With barely a fortnight left for filing nominations, AIMIM has virtually disappeared from the electoral scene, as the party’s reliance on Abbas Siddiqui to make inroads into Bengal proved futile.

Kolkata: The much-talked-about alliance between the Left Front and the Islamic cleric-turned-politician Abbas Siddiqui’s Indian Secular Front (ISF) has already had one political impact: it has thrown Asaduddin Owaisi’s All India Majlis Ittehadul Muslimeen (AIMIM) out of the Bengal race.

Soon after the setback Bengal’s ruling party, Mamata Banerjee’s Trinamool Congress (TMC), suffered in the 2019 Lok Sabha election, Owaisi had announced his party’s plan to enter the Bengal election fray in 2021. The AIMIM’s national leadership and West Bengal organisers said this with all the more gusto after the AIMIM’s success in the 2020 Bihar Assembly elections, in which the AIMIM bagged five seats in districts bordering West Bengal.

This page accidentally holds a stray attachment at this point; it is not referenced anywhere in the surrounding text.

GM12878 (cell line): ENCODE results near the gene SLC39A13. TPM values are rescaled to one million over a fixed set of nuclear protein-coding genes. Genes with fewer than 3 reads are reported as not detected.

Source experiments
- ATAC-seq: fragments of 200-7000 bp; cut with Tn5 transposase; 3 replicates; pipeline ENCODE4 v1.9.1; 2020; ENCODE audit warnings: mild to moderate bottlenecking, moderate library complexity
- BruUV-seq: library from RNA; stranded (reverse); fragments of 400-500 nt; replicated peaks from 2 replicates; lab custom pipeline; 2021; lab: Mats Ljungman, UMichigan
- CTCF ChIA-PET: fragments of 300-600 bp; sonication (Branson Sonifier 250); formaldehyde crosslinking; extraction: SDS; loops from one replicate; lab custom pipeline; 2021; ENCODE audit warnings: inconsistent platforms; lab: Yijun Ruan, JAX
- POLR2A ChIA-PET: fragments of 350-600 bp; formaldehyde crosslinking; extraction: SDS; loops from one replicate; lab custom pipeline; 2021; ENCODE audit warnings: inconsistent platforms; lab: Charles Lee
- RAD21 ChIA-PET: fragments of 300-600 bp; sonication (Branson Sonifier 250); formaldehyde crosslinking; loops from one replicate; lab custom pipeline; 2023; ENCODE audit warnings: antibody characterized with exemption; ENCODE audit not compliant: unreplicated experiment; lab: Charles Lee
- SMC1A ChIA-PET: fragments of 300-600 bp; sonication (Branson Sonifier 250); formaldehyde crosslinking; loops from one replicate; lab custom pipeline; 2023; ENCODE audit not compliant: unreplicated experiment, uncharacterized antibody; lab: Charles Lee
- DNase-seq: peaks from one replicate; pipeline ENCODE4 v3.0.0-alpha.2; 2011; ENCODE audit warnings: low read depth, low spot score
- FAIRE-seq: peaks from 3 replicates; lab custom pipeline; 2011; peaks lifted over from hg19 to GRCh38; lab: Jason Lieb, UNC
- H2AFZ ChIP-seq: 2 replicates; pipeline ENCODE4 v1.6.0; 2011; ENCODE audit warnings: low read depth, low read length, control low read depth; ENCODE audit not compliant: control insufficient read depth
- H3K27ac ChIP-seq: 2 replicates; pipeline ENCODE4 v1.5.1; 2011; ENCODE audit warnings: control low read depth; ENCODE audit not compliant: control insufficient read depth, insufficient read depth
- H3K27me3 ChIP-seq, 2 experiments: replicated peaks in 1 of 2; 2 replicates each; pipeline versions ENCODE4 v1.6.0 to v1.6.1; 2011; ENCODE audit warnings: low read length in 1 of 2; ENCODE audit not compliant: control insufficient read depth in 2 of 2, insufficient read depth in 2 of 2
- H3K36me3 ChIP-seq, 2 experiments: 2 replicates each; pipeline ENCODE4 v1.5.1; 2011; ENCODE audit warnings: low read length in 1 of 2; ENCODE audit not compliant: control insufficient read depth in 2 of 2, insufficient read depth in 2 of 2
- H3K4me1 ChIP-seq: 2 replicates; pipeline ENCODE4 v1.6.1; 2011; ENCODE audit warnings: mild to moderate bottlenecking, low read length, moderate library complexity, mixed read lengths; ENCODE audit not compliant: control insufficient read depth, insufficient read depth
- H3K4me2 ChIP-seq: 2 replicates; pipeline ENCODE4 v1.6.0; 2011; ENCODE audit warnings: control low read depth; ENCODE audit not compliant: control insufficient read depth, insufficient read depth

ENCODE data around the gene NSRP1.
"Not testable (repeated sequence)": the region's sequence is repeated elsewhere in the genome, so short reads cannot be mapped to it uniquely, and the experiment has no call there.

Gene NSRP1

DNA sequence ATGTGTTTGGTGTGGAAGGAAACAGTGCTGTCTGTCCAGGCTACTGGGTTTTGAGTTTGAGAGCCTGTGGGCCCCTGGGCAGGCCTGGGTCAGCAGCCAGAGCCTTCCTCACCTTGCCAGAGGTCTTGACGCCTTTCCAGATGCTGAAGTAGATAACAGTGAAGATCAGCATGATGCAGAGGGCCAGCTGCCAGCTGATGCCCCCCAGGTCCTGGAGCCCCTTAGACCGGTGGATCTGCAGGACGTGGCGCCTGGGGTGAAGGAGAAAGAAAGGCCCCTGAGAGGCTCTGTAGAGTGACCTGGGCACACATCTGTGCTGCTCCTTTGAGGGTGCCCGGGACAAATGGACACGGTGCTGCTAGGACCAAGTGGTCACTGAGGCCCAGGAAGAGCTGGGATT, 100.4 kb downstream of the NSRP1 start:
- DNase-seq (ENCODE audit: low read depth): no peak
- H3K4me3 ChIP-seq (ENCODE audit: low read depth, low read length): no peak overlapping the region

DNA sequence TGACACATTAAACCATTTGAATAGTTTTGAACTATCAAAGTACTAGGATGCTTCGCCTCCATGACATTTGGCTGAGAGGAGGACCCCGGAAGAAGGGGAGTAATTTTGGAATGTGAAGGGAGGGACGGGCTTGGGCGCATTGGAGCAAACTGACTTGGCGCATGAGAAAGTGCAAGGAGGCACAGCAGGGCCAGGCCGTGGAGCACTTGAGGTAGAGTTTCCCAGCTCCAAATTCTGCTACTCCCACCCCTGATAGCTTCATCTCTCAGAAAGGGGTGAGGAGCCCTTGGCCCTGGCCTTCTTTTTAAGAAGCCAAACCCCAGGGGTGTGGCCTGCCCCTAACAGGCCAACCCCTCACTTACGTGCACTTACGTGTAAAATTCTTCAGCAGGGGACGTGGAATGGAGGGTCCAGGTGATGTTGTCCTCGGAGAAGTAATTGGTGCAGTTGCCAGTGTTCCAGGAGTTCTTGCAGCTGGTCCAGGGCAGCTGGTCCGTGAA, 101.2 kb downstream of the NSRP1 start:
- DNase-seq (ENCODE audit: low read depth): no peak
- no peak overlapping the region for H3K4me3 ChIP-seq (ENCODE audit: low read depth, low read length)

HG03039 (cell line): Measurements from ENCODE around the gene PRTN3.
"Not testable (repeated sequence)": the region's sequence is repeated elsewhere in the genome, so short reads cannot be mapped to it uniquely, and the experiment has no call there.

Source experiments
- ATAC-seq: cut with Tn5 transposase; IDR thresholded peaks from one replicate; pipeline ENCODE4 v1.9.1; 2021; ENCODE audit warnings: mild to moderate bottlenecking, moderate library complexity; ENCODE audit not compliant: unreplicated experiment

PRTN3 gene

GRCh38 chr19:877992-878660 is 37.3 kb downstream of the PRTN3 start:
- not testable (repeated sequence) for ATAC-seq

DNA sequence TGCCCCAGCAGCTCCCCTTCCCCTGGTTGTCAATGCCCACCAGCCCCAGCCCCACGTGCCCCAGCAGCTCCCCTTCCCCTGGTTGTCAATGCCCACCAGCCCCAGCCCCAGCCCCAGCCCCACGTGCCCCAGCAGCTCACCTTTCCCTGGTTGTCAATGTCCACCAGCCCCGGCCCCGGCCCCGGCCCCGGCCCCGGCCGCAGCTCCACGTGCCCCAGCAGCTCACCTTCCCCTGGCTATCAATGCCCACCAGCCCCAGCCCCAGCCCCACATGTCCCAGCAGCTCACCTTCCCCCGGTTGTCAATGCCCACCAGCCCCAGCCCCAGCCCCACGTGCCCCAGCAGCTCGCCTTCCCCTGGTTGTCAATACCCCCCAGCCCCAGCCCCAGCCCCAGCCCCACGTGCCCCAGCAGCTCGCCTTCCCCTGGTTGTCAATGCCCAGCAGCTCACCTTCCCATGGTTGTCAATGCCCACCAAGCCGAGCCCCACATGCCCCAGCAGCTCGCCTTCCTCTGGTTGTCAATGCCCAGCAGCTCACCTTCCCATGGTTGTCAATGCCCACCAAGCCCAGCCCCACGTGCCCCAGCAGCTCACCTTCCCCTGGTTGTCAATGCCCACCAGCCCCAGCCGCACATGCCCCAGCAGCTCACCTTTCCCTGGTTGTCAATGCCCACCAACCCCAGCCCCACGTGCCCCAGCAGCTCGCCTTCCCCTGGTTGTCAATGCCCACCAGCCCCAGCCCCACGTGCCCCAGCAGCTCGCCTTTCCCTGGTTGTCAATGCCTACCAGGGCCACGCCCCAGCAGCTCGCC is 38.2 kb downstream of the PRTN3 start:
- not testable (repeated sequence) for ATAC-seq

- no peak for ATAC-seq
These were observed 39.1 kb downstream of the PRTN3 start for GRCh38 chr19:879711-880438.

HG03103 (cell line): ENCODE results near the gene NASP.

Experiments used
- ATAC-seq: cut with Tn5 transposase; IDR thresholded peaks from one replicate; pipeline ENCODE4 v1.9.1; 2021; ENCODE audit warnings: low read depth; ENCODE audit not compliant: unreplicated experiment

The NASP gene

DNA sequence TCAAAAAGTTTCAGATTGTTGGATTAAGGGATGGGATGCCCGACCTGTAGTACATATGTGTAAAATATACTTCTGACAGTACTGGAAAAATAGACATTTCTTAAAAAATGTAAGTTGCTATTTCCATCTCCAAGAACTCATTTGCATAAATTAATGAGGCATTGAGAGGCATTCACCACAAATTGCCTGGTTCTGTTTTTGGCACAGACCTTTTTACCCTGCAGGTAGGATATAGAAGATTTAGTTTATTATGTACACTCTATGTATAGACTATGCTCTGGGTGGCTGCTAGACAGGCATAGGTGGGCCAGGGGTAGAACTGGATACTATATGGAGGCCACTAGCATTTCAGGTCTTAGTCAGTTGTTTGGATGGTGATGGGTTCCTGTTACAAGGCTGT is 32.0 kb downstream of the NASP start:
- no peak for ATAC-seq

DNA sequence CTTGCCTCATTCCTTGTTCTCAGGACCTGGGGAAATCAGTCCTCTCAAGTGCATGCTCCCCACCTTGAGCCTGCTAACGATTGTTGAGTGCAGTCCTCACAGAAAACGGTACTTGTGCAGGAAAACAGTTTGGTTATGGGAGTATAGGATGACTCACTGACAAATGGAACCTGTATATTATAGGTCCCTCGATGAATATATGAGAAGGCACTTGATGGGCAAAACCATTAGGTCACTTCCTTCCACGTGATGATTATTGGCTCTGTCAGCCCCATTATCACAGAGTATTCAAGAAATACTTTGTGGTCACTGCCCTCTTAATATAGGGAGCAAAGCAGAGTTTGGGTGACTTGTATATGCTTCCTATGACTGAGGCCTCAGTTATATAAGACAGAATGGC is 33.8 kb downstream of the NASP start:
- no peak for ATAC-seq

Now, elections in the state are to begin in less than a week and there is no news yet of the AIMIM fielding any candidate. The party has not even been formally launched itself in the state, even though it had district-level formations ready.

“I am in hospital right now. I have no news of the party’s plan regarding fielding candidates in Bengal,” AIMIM national spokesperson Asim Waqar said on Wednesday.

Owaisi did not respond to The Wire’s questions, sent to him on WhatsApp, when this report was filed. It will be updated once his response is received.

On March 15, Syed Zamirul Hassan, who had been one of the AIMIM’s principal organisers in the state, quit the party protesting against the national leadership’s indecision over fielding candidates.

“In Bengal, to contest elections, you must have a presence on the ground with flags and wall graffiti. Where are we? We are nowhere on the scene,” Hassan said, announcing his plan to launch his own party.